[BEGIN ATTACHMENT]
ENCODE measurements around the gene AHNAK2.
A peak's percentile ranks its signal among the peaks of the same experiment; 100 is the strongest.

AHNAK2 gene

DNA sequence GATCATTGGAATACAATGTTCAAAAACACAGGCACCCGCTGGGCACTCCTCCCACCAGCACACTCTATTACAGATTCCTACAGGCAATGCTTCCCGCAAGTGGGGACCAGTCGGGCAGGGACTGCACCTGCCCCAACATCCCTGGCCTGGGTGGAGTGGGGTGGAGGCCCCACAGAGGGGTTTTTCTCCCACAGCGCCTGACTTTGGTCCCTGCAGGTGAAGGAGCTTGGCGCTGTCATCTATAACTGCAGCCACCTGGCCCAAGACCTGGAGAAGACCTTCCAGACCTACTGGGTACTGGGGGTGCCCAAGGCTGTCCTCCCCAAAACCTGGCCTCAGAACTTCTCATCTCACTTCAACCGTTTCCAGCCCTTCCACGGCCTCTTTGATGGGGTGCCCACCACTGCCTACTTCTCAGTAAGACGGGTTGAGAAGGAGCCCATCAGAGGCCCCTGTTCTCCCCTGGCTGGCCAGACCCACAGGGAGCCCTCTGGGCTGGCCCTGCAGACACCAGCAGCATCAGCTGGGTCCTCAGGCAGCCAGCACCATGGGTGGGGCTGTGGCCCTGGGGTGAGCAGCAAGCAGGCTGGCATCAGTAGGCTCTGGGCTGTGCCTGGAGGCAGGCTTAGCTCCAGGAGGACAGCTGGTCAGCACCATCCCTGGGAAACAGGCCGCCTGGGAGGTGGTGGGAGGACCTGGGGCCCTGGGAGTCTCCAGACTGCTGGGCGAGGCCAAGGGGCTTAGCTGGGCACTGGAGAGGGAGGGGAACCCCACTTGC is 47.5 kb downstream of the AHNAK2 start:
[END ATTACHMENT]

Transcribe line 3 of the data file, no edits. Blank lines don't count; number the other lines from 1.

AHNAK2 gene